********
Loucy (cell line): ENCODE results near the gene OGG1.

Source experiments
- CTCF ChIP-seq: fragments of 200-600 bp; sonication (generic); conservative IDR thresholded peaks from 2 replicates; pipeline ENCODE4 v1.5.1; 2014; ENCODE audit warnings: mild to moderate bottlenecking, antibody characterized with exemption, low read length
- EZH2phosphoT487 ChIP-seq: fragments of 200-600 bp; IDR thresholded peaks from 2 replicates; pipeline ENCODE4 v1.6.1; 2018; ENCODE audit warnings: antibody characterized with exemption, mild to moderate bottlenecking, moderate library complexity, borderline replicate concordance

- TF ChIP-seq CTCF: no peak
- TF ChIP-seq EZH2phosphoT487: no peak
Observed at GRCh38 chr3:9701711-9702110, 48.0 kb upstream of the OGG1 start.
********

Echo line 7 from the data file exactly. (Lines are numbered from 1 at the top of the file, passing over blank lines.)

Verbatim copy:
Observed at GRCh38 chr3:9701711-9702110, 48.0 kb upstream of the OGG1 start.